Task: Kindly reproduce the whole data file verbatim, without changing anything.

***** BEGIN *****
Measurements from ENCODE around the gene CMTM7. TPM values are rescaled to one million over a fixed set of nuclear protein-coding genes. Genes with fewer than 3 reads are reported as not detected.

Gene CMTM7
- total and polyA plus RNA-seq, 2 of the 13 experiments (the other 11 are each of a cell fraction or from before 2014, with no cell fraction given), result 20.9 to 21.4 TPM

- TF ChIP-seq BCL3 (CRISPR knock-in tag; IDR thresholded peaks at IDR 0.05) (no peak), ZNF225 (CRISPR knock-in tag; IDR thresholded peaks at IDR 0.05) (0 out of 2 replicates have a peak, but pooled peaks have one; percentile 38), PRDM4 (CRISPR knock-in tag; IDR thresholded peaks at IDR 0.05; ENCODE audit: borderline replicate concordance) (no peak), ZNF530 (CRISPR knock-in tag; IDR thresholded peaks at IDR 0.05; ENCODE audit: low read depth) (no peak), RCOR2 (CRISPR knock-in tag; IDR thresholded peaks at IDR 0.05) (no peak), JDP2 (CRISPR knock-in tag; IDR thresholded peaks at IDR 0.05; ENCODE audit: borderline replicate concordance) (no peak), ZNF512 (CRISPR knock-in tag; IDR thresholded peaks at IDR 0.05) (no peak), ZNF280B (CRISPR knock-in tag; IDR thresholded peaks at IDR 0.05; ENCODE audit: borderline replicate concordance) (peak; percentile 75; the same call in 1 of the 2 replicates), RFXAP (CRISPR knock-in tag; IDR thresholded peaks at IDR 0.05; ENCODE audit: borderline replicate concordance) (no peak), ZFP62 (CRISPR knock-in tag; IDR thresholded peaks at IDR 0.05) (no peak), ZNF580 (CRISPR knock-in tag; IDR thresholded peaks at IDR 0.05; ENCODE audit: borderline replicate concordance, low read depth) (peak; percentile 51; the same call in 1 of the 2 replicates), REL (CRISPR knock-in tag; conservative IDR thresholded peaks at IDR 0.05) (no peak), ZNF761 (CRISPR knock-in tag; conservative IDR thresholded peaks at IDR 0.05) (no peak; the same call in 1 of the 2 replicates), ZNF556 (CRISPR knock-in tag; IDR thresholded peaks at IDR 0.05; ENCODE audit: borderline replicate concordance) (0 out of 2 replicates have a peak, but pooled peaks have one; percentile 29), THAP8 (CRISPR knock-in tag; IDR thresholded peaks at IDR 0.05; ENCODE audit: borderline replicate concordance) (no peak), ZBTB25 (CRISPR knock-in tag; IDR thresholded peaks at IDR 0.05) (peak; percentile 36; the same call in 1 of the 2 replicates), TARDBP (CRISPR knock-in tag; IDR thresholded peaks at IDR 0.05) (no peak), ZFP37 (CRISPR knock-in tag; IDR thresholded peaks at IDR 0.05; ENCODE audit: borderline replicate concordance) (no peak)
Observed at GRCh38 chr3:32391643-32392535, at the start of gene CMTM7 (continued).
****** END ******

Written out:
Measurements from ENCODE around the gene CMTM7. TPM values are rescaled to one million over a fixed set of nuclear protein-coding genes. Genes with fewer than 3 reads are reported as not detected.

Gene CMTM7
- total and polyA plus RNA-seq, 2 of the 13 experiments (the other 11 are each of a cell fraction or from before 2014, with no cell fraction given), result 20.9 to 21.4 TPM

- TF ChIP-seq BCL3 (CRISPR knock-in tag; IDR thresholded peaks at IDR 0.05) (no peak), ZNF225 (CRISPR knock-in tag; IDR thresholded peaks at IDR 0.05) (0 out of 2 replicates have a peak, but pooled peaks have one; percentile 38), PRDM4 (CRISPR knock-in tag; IDR thresholded peaks at IDR 0.05; ENCODE audit: borderline replicate concordance) (no peak), ZNF530 (CRISPR knock-in tag; IDR thresholded peaks at IDR 0.05; ENCODE audit: low read depth) (no peak), RCOR2 (CRISPR knock-in tag; IDR thresholded peaks at IDR 0.05) (no peak), JDP2 (CRISPR knock-in tag; IDR thresholded peaks at IDR 0.05; ENCODE audit: borderline replicate concordance) (no peak), ZNF512 (CRISPR knock-in tag; IDR thresholded peaks at IDR 0.05) (no peak), ZNF280B (CRISPR knock-in tag; IDR thresholded peaks at IDR 0.05; ENCODE audit: borderline replicate concordance) (peak; percentile 75; the same call in 1 of the 2 replicates), RFXAP (CRISPR knock-in tag; IDR thresholded peaks at IDR 0.05; ENCODE audit: borderline replicate concordance) (no peak), ZFP62 (CRISPR knock-in tag; IDR thresholded peaks at IDR 0.05) (no peak), ZNF580 (CRISPR knock-in tag; IDR thresholded peaks at IDR 0.05; ENCODE audit: borderline replicate concordance, low read depth) (peak; percentile 51; the same call in 1 of the 2 replicates), REL (CRISPR knock-in tag; conservative IDR thresholded peaks at IDR 0.05) (no peak), ZNF761 (CRISPR knock-in tag; conservative IDR thresholded peaks at IDR 0.05) (no peak; the same call in 1 of the 2 replicates), ZNF556 (CRISPR knock-in tag; IDR thresholded peaks at IDR 0.05; ENCODE audit: borderline replicate concordance) (0 out of 2 replicates have a peak, but pooled peaks have one; percentile 29), THAP8 (CRISPR knock-in tag; IDR thresholded peaks at IDR 0.05; ENCODE audit: borderline replicate concordance) (no peak), ZBTB25 (CRISPR knock-in tag; IDR thresholded peaks at IDR 0.05) (peak; percentile 36; the same call in 1 of the 2 replicates), TARDBP (CRISPR knock-in tag; IDR thresholded peaks at IDR 0.05) (no peak), ZFP37 (CRISPR knock-in tag; IDR thresholded peaks at IDR 0.05; ENCODE audit: borderline replicate concordance) (no peak)
Observed at GRCh38 chr3:32391643-32392535, at the start of gene CMTM7 (continued).